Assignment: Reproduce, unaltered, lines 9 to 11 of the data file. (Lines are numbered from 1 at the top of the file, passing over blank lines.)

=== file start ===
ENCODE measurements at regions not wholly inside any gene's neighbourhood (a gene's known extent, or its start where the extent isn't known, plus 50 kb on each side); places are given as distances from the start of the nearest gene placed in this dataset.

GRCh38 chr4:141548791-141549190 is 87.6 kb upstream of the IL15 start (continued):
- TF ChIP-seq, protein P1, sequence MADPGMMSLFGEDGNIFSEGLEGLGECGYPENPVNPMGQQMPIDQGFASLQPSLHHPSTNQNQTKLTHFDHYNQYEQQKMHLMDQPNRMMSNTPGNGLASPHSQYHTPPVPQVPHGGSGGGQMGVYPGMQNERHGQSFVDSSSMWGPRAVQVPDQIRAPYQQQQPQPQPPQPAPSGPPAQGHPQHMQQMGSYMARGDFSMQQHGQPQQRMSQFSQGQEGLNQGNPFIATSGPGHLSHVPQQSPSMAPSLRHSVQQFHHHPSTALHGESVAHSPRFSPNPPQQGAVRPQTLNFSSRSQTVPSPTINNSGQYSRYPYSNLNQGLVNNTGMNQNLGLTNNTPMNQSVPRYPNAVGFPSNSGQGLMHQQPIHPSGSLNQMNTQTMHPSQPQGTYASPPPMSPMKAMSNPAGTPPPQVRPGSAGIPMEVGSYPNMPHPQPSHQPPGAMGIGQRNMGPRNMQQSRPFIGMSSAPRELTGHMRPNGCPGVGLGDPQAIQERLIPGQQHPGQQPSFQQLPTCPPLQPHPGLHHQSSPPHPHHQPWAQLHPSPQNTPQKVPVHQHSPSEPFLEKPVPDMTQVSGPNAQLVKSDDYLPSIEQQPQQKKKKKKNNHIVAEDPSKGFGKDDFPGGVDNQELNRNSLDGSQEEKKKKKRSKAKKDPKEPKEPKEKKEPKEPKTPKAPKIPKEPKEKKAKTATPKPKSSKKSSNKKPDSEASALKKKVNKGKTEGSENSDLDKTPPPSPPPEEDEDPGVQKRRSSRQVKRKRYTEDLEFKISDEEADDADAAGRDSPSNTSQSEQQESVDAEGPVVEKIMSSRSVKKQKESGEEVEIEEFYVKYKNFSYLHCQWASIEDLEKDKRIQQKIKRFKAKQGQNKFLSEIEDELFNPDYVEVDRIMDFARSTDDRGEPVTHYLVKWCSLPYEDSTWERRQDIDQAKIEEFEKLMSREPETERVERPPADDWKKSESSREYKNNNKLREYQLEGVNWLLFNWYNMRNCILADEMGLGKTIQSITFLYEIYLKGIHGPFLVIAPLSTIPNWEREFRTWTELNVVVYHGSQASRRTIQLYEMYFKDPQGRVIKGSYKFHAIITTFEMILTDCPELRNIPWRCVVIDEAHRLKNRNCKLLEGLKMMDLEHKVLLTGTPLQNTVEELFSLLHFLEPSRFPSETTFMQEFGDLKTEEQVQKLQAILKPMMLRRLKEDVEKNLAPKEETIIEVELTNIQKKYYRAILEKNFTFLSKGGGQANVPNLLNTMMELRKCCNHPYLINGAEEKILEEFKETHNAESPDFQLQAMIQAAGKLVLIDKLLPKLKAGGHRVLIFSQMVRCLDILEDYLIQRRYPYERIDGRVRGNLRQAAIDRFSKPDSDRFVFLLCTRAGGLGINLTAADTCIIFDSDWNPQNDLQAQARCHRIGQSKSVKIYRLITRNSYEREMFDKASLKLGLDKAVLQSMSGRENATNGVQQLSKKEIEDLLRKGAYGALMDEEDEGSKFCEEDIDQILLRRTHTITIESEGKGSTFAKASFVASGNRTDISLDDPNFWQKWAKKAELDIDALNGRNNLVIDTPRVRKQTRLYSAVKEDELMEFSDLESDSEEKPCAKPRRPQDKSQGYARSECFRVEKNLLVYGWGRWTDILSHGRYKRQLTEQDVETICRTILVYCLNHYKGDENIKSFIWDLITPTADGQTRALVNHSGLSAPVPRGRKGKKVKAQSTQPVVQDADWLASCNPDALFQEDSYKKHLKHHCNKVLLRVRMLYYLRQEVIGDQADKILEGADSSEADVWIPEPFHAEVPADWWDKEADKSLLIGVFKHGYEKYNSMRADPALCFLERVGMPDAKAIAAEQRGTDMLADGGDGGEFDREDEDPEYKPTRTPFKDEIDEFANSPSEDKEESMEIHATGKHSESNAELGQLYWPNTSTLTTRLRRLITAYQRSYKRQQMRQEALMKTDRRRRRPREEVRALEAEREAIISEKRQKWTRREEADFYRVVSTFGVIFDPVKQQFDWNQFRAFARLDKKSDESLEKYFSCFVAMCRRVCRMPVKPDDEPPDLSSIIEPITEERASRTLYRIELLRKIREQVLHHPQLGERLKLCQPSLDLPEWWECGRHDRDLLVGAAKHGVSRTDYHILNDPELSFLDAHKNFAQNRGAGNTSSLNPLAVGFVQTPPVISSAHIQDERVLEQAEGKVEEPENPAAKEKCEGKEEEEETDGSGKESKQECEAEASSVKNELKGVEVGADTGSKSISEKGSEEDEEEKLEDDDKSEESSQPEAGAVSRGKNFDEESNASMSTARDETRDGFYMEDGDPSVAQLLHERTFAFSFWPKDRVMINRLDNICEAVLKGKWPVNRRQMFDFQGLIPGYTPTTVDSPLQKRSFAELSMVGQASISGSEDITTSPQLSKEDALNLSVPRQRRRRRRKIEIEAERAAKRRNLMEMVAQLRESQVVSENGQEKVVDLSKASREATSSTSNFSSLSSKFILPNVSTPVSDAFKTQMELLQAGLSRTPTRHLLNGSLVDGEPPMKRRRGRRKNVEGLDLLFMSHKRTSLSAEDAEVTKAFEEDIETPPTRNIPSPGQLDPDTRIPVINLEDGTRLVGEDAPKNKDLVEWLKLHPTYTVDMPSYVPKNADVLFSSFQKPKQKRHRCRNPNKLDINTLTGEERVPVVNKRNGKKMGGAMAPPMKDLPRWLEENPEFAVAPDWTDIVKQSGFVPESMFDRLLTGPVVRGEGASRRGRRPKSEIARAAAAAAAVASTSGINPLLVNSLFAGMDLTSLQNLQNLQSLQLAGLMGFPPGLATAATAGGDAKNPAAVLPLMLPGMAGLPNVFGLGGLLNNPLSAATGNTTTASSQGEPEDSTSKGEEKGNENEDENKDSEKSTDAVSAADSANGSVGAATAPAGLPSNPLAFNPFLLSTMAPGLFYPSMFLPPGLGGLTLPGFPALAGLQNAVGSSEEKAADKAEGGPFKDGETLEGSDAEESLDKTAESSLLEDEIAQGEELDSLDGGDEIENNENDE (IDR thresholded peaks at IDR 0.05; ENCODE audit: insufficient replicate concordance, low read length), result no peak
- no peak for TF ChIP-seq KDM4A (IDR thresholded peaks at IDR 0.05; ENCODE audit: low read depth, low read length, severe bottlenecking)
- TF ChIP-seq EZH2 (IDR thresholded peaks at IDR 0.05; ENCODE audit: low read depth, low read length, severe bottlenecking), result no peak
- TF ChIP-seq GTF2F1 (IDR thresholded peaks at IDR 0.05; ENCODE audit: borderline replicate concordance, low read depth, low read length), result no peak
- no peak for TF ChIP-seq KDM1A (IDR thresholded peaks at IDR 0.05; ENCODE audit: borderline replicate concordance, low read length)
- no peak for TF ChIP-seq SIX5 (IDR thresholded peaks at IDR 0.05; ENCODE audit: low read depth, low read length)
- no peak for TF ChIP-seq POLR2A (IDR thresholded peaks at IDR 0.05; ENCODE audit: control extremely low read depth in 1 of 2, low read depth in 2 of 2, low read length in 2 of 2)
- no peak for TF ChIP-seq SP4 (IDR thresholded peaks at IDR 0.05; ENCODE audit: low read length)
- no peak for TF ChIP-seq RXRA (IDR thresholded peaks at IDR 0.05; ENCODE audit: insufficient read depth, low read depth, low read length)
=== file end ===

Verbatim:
- no peak for TF ChIP-seq POLR2A (IDR thresholded peaks at IDR 0.05; ENCODE audit: control extremely low read depth in 1 of 2, low read depth in 2 of 2, low read length in 2 of 2)
- no peak for TF ChIP-seq SP4 (IDR thresholded peaks at IDR 0.05; ENCODE audit: low read length)
- no peak for TF ChIP-seq RXRA (IDR thresholded peaks at IDR 0.05; ENCODE audit: insufficient read depth, low read depth, low read length)